Expect SGII results to be inconclusive.
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Old 11-06-2007, 08:36 PM   #6
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My SG stops recording as soon as the engine shuts down... Even in hybrid mode... I think it's something to do with the signals the ECU sends to the OBDII port when the engine is killed :/
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Old 11-06-2007, 10:09 PM   #7
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Does it matter if the SG stops recording with the engine off? As long as it records during cranking it should work. Will it do that?
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Old 11-06-2007, 10:56 PM   #8
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Quote:
Originally Posted by iwilltry View Post
Does it matter if the SG stops recording with the engine off? As long as it records during cranking it should work. Will it do that?
There's a lag from ignition to recording - at least I notice one (1, maybe 2 seconds)... Given we're focusing on startup, 1-2 seconds during the most critical measurement period is significant (30-60 seconds of missed data over a 10 minute cycle).

At least, that's just me.... From what I've read - other members don't seem to have their SG shut down like mine does when they kill their engine

-----
Hrmm.... this has me thinking, and questioning myself... I wonder if going to ignition on before starting would fix that issue. I know if the engine is off and I move the key from off to run - the SG will start recording data and maybe continue after startup without shutting down first? BUT here's the rub, even with the engine completely off - I get a gph reading of .3 (same as my a/c off idle). I'm not 100% sure why it does that (it also throws off trip/tank FE readings), but it makes sense that there would be something there - to prevent division by zero

I need the SG Chuck Norris edition - Chuck Norris can divide by zero...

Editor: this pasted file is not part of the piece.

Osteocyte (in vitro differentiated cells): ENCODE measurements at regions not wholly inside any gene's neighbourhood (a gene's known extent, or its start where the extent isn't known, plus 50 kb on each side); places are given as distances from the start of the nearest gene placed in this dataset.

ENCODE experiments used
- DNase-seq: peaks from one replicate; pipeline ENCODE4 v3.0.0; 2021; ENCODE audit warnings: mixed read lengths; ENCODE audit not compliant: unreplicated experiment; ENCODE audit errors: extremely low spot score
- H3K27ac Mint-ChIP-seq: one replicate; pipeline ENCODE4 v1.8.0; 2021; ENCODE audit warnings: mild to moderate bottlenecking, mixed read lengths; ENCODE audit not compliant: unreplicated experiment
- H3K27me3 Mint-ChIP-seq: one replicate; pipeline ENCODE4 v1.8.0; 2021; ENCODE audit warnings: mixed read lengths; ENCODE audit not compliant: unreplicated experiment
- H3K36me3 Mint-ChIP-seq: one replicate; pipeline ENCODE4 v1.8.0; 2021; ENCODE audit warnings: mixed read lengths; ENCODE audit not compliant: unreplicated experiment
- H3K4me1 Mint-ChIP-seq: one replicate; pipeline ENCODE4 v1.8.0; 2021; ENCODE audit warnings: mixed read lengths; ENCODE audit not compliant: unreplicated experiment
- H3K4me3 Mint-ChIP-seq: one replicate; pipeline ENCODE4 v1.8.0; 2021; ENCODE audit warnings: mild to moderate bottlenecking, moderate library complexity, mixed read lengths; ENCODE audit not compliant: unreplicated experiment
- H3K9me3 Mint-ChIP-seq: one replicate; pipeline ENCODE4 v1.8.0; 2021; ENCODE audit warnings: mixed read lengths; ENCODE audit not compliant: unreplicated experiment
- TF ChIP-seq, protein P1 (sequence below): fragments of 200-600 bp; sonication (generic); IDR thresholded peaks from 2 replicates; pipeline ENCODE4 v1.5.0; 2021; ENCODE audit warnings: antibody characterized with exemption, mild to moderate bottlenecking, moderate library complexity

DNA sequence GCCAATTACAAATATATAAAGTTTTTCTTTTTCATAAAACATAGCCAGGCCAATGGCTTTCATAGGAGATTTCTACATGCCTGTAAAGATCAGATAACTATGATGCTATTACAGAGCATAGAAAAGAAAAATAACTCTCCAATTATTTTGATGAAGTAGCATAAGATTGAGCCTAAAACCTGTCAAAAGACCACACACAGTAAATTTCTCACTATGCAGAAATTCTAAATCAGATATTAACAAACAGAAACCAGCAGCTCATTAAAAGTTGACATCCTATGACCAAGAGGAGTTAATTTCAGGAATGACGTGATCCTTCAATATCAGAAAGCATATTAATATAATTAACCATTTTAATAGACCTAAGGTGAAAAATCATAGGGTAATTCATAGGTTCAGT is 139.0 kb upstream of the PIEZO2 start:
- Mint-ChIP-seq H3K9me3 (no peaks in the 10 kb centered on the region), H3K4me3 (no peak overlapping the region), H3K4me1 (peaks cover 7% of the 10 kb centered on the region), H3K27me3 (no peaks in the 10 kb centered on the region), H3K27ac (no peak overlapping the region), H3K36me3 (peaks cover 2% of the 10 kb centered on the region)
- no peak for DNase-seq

-----
Next time I'm in my car, I'll double check.. Even so, I don't think my car is suitable because of that .3gph - it's not even offset, it's just .3 minimum
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Old 11-07-2007, 12:42 PM   #9
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Here's another method:

Gauges?
Both of my cars have FE gauges, the truck is on fleet fuel (which computes mpg for me).

There's the cost of a starter, and the starter's ratings (i..e.: on average, how many times does your engine's starter crank before failing?). Then, divide the figures and there's your cost for starting it, per crank. Yes, because you're not getting 20 years out of that starter anyhow, and it will need to be replaced somewhat more often, so we need the cost of this.

Then if anyone plans on coasting / starting on a regular basis, I wouldn't even question it:
Run synthetic oil.
Without this one assumes extra engine wear, it might not matter to the new car buyer who trades it in every 40,000 miles, but it will matter around the 200,000 mile marker or beyond.
And, synthetic oil is still cheaper than rebuilding the engine.
So now add the cost of this oil on top of regular oil changes, this gives us the cost / mile.

Still need to figure out the cost / start vs. cost / mile correlation, this will vary between city and hwy driving, and per car and per driver, but roughly speaking those are the costs, on top of fuel.

These costs are as important, the starter and either an engine replacement or synthetic oil (I am telling you synth is cheaper lol), we can not assume fuel savings alone will do it, fuel savings have to off set these costs before true savings are realized.

The battery?
Hmmm, I'd just get a 1,000 cca and be done with it, no questions there.

Beyond that all I know is below 20 seconds off time I see no increase in mpg.
Once I start to approach 30 seconds, I do.
In addition this has to be productive off time, such as I'm not just waiting out the extra few seconds to get to 30 even thou the light is green
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Old 11-07-2007, 01:40 PM   #10
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Quote:
Then if anyone plans on coasting / starting on a regular basis, I wouldn't even question it:
Run synthetic oil.
Without this one assumes extra engine wear, it might not matter to the new car buyer who trades it in every 40,000 miles, but it will matter around the 200,000 mile marker or beyond.
And, synthetic oil is still cheaper than rebuilding the engine.
Don't assume Get oil analysis I run dino oil with 10,000+ mile service intervals - lots of starter use etc... No abnormal wear, dilution, etc. Unless Blackstone is consistently telling me untruths I do have a engine off criteria though - minimum coolant temperature of 166F.

-------

Has anyone on GS had starter failure that can be remotely attributed to the additional crank cycles from hypermiling? I remember there was a thread about component failures as a result of hypermiling, but I also remember everyone was scratching their heads.